grumman (general motors) tbm-3e avenger

Model History:

First entering service in 1942, the Avenger became one of the most outstanding torpedo bombers of World War II.  It continued to see action post-war with the last US Navy Avengers being retired in 1954 and in the 1960’s for foreign military.

History of this Avenger:

Assembled by Eastern Division of General Motors, Trenton, NJ, as part of the – second production batch of TBM-3E’s, Bu85459 to Bu86296. Built as a TBM-3E with AN/APS-4 search radar under the starboard wing, strengthened air frame, R-2600-20 of 1900 hp, and provision for drop tanks or rockets underwing. 4657 TBM’s were built under license by Eastern. Production ended in September 1945, Civilian Avengers are registered under Limited Type Certificate (LTC) 8-2 of 17 March 1947, held by Air Trading Corporation, New York, NY.

Military History

26 March 1945 Accepted and Delivered to US Navy from Eastern Aircraft’s Trenton, New Jersey factory with Bureau Number 85882 assigned.  Eastern Aircraft was a division of General Motors and built Wildcats and Avengers under license from Grumman Aircraft.
March 1945 En route to Seattle, WA.
April 1945 -June 1945 Assigned to VT-51 (part of CVLG-51) which reformed 25 Jan 1945 after formerly serving on board the USS San Jacinto.  President George H. W. Bush flew Avengers as part VT-51 while it was attached to the San Jacinto in 1944.  After service on the San Jacinto, VT-51 was stationed at Naval Air Station Pasco (Washington) and Naval Auxiliary Air Station Arlington (Washington).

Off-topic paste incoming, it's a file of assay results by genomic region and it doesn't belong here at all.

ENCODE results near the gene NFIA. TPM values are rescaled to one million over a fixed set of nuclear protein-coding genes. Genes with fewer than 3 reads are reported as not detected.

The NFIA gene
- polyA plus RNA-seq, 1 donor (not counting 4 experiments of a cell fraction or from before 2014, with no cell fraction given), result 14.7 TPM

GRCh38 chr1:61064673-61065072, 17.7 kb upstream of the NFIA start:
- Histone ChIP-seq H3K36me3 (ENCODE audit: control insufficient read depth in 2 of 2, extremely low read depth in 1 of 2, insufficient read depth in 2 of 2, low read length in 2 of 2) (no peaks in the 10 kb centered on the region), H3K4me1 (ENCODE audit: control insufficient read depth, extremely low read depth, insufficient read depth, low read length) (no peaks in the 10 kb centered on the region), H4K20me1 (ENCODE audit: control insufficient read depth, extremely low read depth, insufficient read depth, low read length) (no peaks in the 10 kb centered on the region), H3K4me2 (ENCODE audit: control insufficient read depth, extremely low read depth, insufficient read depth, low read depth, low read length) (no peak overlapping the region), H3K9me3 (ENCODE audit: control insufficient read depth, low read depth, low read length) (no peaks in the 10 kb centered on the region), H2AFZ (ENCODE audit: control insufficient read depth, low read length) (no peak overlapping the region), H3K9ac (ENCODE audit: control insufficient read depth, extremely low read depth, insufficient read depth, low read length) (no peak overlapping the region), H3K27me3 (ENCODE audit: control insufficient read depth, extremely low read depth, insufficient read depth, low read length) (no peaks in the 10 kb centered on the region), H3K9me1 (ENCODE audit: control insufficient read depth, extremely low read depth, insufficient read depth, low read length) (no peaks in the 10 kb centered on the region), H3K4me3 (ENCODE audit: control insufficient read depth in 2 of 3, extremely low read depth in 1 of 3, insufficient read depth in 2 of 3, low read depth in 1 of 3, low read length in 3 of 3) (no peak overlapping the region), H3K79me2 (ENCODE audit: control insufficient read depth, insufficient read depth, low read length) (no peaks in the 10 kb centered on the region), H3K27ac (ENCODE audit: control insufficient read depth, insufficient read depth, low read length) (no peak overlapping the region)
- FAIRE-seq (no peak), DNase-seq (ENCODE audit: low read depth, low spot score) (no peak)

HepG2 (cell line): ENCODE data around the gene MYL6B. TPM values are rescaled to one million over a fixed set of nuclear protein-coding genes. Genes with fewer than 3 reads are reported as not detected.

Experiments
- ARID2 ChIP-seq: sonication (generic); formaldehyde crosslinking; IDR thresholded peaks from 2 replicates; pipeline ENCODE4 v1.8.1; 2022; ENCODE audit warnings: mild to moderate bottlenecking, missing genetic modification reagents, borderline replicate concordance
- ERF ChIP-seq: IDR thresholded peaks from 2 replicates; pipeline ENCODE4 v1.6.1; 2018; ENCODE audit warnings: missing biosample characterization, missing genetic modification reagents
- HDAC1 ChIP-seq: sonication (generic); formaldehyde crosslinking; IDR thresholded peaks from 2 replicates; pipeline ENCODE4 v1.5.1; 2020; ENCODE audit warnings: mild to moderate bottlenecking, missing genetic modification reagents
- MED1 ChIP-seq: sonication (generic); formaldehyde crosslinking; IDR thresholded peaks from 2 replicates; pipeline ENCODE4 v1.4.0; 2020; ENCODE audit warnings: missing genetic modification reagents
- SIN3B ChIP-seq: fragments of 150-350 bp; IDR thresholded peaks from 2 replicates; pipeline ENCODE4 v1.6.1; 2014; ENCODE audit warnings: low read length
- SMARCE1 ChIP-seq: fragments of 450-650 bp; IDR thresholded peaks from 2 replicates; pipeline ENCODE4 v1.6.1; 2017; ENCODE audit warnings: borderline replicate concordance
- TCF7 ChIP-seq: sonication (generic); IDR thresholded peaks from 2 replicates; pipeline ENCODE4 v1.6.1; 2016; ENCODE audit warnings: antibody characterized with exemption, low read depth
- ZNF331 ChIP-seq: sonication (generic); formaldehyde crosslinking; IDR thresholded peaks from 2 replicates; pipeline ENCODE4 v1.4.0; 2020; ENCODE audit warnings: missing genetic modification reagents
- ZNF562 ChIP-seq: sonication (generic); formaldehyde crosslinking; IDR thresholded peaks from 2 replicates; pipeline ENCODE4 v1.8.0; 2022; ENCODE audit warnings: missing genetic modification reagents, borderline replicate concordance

June 1945 – August 1945 Assigned to VT-151 (part of CVG-151).  During this period VT-151 was based at Naval Auxiliary Air Station Corvallis (Oregon).
September 1945 – January 1946 Assigned to VT-11 (part of CVG-11).  During this period VT-11 was based at Naval Air Station Santa Rosa (California).  VT-11 served aboard the USS Hornet during the last part of World War II.
February 1946 Assigned to Carrier Air Service Unit (CASU) 36 which was based at Naval Air Station Alameda (California). It was the function of a CASU to service, rearm, and make minor repairs on land planes or seaplanes, large or small.
March 1946 – 28 December 1946 Assigned to Naval Air Reserve Training Unit (NARTU) Seattle which was based at Naval Air Station Seattle.
January 1947 – March 1947 Assigned to the aircraft pool at Naval Air Station Norfolk (Virginia).
17 April 1947 Overhaul (presumably at Naval Air Station Norfolk).
April 1947 – August 1948 Assigned to Service Testing at Patuxent River (Maryland) presumably as part of the Naval Air Test Center. 
16 May 1949 Overhaul (presumably at Naval Air Station Norfolk).
May 1950 – 25 January 1952 Assigned to Naval Air Station Norfolk – Overhaul and Repair, Bureau of Aeronautics, Maintenance and Service.  While assigned here the aircraft was stored for a period of time and then modernized.
9 February 1952 – 2 March 1953 Assigned to Naval Air Station Niagara Falls (New York) as part of the Naval Air Reserve Training Command (NARTC).  While stationed here the aircraft was used in a “Post student” training role.
5 May 1953 – November 1953 Assigned to Naval Auxiliary Air Station Kingsville (Texas) – Naval Air Advanced Training Command (NAATC) – ATU-400 (Advanced Training Unit 400).
1 December 1953 Assigned to Naval Air Station Corpus Christi (Texas) Overhaul and Repair, Bureau of Aeronautics, Maintenance and Service.
16 December 1953 – 29 February 1956 Assigned to Litchfield Park (Arizona) for storage.
31 May 1956 Stricken from Inventory – Total Time 1394 hours.

Civilian History

25 January 1957 US Navy sells aircraft to Reybold Selk of Selk Company of North Hollywood, CA for $2,600 and registered as N9584Z (Roughly $25,000 dollars in 2021 money).
30 September 1961 Aircraft sold to Zack C Monroe of Lancaster, CA.
11 October 1961 Aircraft sold to National City Aircraft Leasing Company of Chicago, IL.